CHARLIE: I think they should do it, but not because I believe it will help people make healthy eating choices. If anyone thinks disclosing this information is the solution to our collective obesity problem, consider the fact this is exactly what people believed when we added this same information to our grocery store items. “If people realize that there’s more fat, sodium, and calories in Doritos than baby carrots, they’ll never buy Doritos again!”
You don’t need a nutrition label on a menu to tell you the deep fat fried peanut butter and banana burrito is probably not in your best interest. The information might give some people reason to pause before ordering, but if you’re out, and you’re ready to celebrate, the last thing you want is the restaurant equivalent of your mommy telling you to eat your vegetables. In fact, it’s just as likely to make you rebel.
LYNN: But haven’t you read? Apparently customers’ eating habits have indeed changed since they started posting nutritional information.
CHARLIE: Well that’s good news—just as long as the pendulum doesn’t swing too far in the other direction. The last thing we need is a world entirely devoid of decadence.
LYNN: Men “closet shop,” too?? Give us an idea of what your closet looks like. Do you have “skinny” jeans? Do you have *ahem* PMS jeans?
CHARLIE: When I left for college in 1984, my parents bought me two suits. They’re still hanging in my closet. In fact, I’m pretty sure every article of clothing I’ve acquired over the past twenty-five years is still in there. So yes, there are clothes for 150-pound Charlie and clothes for 240-pound Charlie. I’ve clung to my never-to-be-worn again skinny jeans as if they were spun from gold. And I still have my PMS jeans too. (You did mean “Pretty Massive Slacks,” didn’t you?)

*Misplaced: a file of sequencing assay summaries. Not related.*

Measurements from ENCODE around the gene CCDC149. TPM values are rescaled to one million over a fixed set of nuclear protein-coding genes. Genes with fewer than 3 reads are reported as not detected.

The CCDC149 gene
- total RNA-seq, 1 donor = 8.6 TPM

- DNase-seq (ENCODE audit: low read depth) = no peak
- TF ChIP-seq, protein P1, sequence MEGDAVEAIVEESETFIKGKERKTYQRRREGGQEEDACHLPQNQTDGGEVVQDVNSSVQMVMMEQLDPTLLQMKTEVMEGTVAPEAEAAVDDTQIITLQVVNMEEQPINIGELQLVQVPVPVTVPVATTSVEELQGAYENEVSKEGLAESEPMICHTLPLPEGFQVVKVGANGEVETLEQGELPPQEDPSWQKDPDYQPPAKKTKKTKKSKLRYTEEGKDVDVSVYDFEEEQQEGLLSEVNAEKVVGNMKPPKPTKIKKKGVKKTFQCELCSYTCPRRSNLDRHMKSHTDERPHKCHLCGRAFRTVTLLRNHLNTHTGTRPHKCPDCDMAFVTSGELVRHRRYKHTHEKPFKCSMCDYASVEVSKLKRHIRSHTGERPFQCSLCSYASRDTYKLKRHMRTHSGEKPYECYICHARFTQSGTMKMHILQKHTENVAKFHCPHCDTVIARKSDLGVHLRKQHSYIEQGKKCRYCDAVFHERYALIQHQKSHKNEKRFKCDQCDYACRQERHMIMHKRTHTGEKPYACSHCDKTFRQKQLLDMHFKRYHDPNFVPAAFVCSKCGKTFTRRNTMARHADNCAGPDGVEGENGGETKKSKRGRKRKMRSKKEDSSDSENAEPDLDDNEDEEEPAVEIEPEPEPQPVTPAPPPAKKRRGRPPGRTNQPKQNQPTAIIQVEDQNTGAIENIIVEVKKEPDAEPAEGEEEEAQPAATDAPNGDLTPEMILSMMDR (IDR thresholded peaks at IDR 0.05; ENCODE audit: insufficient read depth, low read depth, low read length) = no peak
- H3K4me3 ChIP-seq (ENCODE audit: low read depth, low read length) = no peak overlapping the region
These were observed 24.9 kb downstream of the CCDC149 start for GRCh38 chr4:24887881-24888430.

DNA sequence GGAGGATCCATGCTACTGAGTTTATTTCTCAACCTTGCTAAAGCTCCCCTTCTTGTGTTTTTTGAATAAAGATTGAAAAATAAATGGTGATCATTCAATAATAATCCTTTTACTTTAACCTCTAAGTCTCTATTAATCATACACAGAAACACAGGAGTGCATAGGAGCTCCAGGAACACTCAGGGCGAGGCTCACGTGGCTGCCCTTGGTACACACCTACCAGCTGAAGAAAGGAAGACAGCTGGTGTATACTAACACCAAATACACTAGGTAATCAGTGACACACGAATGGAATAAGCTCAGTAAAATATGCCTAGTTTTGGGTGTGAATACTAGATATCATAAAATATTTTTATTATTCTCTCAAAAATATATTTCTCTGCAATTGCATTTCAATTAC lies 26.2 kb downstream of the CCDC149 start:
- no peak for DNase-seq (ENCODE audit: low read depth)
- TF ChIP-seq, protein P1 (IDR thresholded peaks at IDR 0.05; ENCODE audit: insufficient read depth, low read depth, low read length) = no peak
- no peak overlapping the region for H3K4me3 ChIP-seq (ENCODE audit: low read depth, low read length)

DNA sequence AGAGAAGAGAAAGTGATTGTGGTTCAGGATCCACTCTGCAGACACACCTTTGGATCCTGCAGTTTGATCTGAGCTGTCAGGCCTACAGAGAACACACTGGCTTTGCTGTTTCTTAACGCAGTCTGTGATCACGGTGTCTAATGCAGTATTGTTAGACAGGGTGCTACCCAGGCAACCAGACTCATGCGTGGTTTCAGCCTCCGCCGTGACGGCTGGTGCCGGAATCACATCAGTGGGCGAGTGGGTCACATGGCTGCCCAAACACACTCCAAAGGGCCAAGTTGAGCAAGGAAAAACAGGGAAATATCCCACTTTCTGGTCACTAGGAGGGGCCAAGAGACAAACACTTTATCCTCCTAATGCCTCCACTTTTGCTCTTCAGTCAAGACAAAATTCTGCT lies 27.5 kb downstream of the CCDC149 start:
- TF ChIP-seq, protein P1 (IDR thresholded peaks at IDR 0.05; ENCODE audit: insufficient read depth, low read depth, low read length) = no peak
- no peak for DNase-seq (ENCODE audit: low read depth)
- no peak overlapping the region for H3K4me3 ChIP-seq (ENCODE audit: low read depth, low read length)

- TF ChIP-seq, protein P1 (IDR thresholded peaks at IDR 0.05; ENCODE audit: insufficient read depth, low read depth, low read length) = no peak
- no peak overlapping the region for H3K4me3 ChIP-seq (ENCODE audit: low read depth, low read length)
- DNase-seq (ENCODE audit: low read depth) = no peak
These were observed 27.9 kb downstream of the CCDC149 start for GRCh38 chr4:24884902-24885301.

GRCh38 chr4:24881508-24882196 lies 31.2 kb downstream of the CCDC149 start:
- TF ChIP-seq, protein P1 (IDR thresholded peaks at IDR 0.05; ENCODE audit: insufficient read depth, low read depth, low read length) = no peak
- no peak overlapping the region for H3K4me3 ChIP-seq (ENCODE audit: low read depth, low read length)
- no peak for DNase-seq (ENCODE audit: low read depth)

LYNN: I can’t listen to the Will Smith’s song “Switch” without thinking of you. On page 207 you write: “How do you flip the ‘switch’ and make a real, permanent commitment to get where you want to be?” You said you had no idea, but I’m wondering if in the months since writing your book, if you’re more in tune with your switch. Your thoughts?
CHARLIE: I’m definitely in tune with it. But I still have no control over it. It’s the sad reality and anyone who thinks differently has the pesky problem of explaining why weight loss is so impossibly hard for the majority of people who attempt it. “Just say no,” is not a foolproof weight loss solution.
I’m still working on my theory. I haven’t been able to fully articulate it in a way that matches what’s in my head. Not in the book, not on my blog and not on this thread at Roni’s Weigh.
I will get it someday.
LYNN: As you know, I take weight maintenance very seriously. To the point of Xanax-necessary anxiety (not always, but there are days…). I’ve been up and down the scale, too. More often than I care remember. What will you do differently in maintenance this next and final time? (And I mean final because I really believe in you and what you’re doing.)